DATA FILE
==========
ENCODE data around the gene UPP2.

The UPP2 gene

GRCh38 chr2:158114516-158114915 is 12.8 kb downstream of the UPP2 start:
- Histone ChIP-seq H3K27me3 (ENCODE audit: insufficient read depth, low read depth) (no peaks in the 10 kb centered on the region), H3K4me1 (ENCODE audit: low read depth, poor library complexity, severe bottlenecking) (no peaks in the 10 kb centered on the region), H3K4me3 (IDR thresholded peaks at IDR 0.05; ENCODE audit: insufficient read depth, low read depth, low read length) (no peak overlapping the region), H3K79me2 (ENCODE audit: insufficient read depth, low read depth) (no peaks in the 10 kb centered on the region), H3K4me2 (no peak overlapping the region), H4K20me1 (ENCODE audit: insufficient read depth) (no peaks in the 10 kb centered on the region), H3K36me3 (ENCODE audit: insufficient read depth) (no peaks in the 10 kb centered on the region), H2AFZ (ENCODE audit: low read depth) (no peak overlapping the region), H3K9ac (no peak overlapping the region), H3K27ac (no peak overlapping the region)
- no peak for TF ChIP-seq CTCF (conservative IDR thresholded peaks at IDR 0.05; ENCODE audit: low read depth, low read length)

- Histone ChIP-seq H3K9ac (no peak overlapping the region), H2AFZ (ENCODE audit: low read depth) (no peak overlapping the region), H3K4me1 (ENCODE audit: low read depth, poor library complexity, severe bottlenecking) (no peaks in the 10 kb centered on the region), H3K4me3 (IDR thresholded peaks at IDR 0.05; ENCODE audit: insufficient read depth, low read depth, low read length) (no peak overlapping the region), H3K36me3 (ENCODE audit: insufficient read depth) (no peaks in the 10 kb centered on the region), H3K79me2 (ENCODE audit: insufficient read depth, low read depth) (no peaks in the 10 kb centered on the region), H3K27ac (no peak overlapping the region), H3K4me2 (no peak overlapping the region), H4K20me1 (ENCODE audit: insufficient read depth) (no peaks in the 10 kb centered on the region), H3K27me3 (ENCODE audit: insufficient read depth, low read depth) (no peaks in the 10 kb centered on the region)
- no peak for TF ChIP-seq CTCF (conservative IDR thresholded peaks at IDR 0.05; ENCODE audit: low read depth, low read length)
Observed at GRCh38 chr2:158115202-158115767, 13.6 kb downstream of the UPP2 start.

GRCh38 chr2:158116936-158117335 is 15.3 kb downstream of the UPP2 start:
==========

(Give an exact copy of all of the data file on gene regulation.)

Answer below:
ENCODE data around the gene UPP2.

The UPP2 gene

GRCh38 chr2:158114516-158114915 is 12.8 kb downstream of the UPP2 start:
- Histone ChIP-seq H3K27me3 (ENCODE audit: insufficient read depth, low read depth) (no peaks in the 10 kb centered on the region), H3K4me1 (ENCODE audit: low read depth, poor library complexity, severe bottlenecking) (no peaks in the 10 kb centered on the region), H3K4me3 (IDR thresholded peaks at IDR 0.05; ENCODE audit: insufficient read depth, low read depth, low read length) (no peak overlapping the region), H3K79me2 (ENCODE audit: insufficient read depth, low read depth) (no peaks in the 10 kb centered on the region), H3K4me2 (no peak overlapping the region), H4K20me1 (ENCODE audit: insufficient read depth) (no peaks in the 10 kb centered on the region), H3K36me3 (ENCODE audit: insufficient read depth) (no peaks in the 10 kb centered on the region), H2AFZ (ENCODE audit: low read depth) (no peak overlapping the region), H3K9ac (no peak overlapping the region), H3K27ac (no peak overlapping the region)
- no peak for TF ChIP-seq CTCF (conservative IDR thresholded peaks at IDR 0.05; ENCODE audit: low read depth, low read length)

- Histone ChIP-seq H3K9ac (no peak overlapping the region), H2AFZ (ENCODE audit: low read depth) (no peak overlapping the region), H3K4me1 (ENCODE audit: low read depth, poor library complexity, severe bottlenecking) (no peaks in the 10 kb centered on the region), H3K4me3 (IDR thresholded peaks at IDR 0.05; ENCODE audit: insufficient read depth, low read depth, low read length) (no peak overlapping the region), H3K36me3 (ENCODE audit: insufficient read depth) (no peaks in the 10 kb centered on the region), H3K79me2 (ENCODE audit: insufficient read depth, low read depth) (no peaks in the 10 kb centered on the region), H3K27ac (no peak overlapping the region), H3K4me2 (no peak overlapping the region), H4K20me1 (ENCODE audit: insufficient read depth) (no peaks in the 10 kb centered on the region), H3K27me3 (ENCODE audit: insufficient read depth, low read depth) (no peaks in the 10 kb centered on the region)
- no peak for TF ChIP-seq CTCF (conservative IDR thresholded peaks at IDR 0.05; ENCODE audit: low read depth, low read length)
Observed at GRCh38 chr2:158115202-158115767, 13.6 kb downstream of the UPP2 start.

GRCh38 chr2:158116936-158117335 is 15.3 kb downstream of the UPP2 start: